Microsoft: Developers Dream ?

eWeek has published under Darryl Taft’s signature a homage and effusive homily to Microsoft as the developer’s “heaven” or dream organization to collaborate and work with. It should be an embarrassment. The 20 page online slideshow looks like a PowerPoint presentation direct from Redmond’s PR headquarters. The thesis is that Redmond has been in the past and continues to be the developers best friend. It is advancing the notion that:

Application Development: 19 Reasons Why Microsoft Is Huge with Developers (and 1 Reason Why Not)

I respond with 5 counter arguments to this strange Paean from eWeek.
1)The first comes from a Dilbert cartoon which captures the early 2000 era when Microsoft’s initial 2-4 years response to its security weaknesses in Windows and IE were leaving individuals and corporates exposed to vicious virus, trojan and other security attacks:
Dilbert.com
Yes, we constantly hear that Redmond is doing all it can. And then the next shoe drops and users finally get disk drive and database encryption. Or a better sandbox for ActiveX. Or the Vista security Sergeant. I currently am awaiting strong email validation and protection – and at the same time dreading to see what Microsoft imposes.

2)Bill Gates and Steve Ballmer as nice guys to developers would be laughable except for the constant whitewashing and extirpation of any refrences on the Web of their actions during the rise of Microsoft from 1989 thru 2000. For example, the role of Steve Ballmer in trashing of OS/2 at Comdex in the 1990’s has all but disappeared from the Web. Likewise, Bill Gates’ one mea culpa about stopping all feature developments on IE browser and resistance towards many W3C and other Web standards seems to be sufficient for full exoneration from this misdeed that has added literally tens of billions of man-hours to web developers workloads in efforts to make Web software work on IE and other Microsoft apps. The topic of the role of Microsoft and support for Web Standards barely gets coverage in any of the IT press.

3)Visual Studio and MSDN are touted as the major developer tools
– and truly they pioneered many developer innovations. However, there is no mentions of the robust developer communities and often free tools available from a broad range of major vendors like IBM, Oracle, Adobe, Eclipse, Netbeans etc. Nor is there coverage of the gap in time between the latest .NET APIs and their full support in Visual Studio.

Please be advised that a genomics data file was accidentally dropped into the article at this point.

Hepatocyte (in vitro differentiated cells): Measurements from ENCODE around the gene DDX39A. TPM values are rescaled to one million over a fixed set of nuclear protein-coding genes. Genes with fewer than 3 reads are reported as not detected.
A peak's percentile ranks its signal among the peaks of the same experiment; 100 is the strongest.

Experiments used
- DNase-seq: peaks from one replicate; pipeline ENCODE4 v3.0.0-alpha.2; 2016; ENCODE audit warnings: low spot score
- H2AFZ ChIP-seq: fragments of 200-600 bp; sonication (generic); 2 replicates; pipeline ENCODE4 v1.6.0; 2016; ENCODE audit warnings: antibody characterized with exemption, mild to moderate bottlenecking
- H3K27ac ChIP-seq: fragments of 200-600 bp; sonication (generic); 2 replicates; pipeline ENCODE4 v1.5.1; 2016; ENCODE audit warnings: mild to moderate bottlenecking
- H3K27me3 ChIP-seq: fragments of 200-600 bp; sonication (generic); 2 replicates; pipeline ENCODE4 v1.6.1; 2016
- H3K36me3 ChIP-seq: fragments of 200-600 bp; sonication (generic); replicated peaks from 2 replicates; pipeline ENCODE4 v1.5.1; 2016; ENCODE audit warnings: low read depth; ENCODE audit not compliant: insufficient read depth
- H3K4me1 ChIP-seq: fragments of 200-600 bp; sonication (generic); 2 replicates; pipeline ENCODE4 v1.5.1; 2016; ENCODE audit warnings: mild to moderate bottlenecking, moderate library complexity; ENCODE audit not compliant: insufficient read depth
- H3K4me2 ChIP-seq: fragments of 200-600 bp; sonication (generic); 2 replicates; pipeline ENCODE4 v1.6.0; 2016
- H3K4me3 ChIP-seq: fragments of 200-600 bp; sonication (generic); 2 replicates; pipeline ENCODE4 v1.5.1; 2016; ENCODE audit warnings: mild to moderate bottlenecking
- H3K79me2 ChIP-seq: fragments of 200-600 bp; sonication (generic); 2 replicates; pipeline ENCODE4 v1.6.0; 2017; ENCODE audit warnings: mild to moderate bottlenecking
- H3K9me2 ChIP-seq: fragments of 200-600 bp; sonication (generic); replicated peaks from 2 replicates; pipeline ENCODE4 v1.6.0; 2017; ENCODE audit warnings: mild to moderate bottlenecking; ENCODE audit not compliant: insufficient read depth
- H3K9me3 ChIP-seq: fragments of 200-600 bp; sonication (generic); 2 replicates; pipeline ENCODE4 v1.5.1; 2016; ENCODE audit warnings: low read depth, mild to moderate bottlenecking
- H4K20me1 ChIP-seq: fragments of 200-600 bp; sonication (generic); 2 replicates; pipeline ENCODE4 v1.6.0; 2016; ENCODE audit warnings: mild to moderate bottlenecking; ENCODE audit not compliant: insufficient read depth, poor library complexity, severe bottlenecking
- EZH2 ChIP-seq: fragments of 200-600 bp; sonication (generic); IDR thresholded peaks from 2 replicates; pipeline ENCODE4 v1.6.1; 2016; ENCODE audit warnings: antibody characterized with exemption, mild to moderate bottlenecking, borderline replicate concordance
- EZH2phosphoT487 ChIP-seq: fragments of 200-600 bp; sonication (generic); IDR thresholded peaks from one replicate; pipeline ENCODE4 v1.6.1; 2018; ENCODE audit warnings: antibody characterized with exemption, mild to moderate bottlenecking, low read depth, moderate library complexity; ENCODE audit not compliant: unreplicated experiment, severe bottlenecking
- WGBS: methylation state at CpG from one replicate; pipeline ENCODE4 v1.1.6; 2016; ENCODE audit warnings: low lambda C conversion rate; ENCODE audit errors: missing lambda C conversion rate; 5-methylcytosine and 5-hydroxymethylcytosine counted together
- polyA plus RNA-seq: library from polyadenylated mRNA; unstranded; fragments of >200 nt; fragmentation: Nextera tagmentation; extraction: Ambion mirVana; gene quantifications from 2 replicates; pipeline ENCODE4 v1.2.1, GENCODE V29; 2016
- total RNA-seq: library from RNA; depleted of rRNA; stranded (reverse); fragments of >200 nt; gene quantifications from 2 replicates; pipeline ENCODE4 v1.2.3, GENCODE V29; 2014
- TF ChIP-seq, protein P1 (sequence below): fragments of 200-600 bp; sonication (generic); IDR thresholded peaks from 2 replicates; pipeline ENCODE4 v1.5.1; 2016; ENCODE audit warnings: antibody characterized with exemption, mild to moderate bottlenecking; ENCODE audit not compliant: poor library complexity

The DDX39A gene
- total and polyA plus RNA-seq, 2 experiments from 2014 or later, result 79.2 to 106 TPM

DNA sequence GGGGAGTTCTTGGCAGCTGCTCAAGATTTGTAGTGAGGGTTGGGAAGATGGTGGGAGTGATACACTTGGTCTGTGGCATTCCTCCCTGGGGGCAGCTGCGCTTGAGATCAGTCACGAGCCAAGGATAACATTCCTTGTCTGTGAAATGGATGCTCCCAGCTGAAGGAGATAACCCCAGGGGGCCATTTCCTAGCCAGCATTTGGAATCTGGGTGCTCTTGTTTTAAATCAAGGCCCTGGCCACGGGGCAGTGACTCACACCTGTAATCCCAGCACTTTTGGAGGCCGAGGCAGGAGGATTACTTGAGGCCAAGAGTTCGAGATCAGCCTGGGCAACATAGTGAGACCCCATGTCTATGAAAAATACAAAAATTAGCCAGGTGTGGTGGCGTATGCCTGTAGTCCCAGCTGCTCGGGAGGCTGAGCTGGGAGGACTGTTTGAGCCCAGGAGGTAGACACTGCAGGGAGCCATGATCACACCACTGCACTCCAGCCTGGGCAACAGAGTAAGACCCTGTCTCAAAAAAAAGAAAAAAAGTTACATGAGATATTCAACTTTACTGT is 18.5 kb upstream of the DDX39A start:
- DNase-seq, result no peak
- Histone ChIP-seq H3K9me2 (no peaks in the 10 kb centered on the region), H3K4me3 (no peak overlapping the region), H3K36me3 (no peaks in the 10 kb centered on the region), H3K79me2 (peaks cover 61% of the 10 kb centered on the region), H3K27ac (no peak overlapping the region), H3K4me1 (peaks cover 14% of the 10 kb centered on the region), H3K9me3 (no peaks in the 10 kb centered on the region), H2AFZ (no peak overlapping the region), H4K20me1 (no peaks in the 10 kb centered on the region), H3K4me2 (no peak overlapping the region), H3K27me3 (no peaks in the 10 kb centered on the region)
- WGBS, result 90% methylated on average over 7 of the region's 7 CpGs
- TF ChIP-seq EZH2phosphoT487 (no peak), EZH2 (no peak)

4) The simple fact is that Microsoft almost exclusively develops for Windows.
Many is the time that Microsoft execs and product managers have identified this as their distinct competitive advantage(there are a few apps on MacOS, but virtually nothing for Linux, Solaris or Unix is typical) . Redmond also maintains apps must run best in Windows for its small cross platform and Web based tools. In sum, this is a definitively proprietary approach. Yet eWeek sees this situation as the perception that any Microsoft interest in interoperability is a myth”. So for developers perceiving they want to use DCE,  CORBA, SVG, Java, JavaScript, Python, XForms, PHP, plus dozens of other APIs and languages be advised by eWeek that you must do things the Iron-decreed Microsoft way … if at all.

5)Finally look at how many developer companies and their tools remain in categories
like Windows utilities or BI applications or Macro Scripting tools – so many fell by the wayside as their capabilities were either absorbed into Windows, Office or some MS apps or were priced at zero as in the data mining, OLAP, and other BI tools given away for free with SQL Server. To live with the Redmond Leviathon was given up for foolhardy by major Venture Capitalists at least a decade ago and they simply did not fund companies and ideas that even suggested interest by or competition with Microsoft.

These are not “Perceptions” – these are the tough realities of doing IT software development with Microsoft as a major player. Go see what Joel Spolsky, a Microsoft alumnus, has to say about living with the bear. So the question remains why this eWeek homegenization? Will eWeek do an equivalent slideshow on the contributions of Oracle to the developer world? Now that Oracle has the rich Open Source and development traditions of BEA, Sun, Seibel, and the like – that would make a fascinating slideshow. Or perhaps the world of Google or IBM or SAS or SAP. A slideshow of equal length on each of these development houses – now that would be of equal to or greater than interest.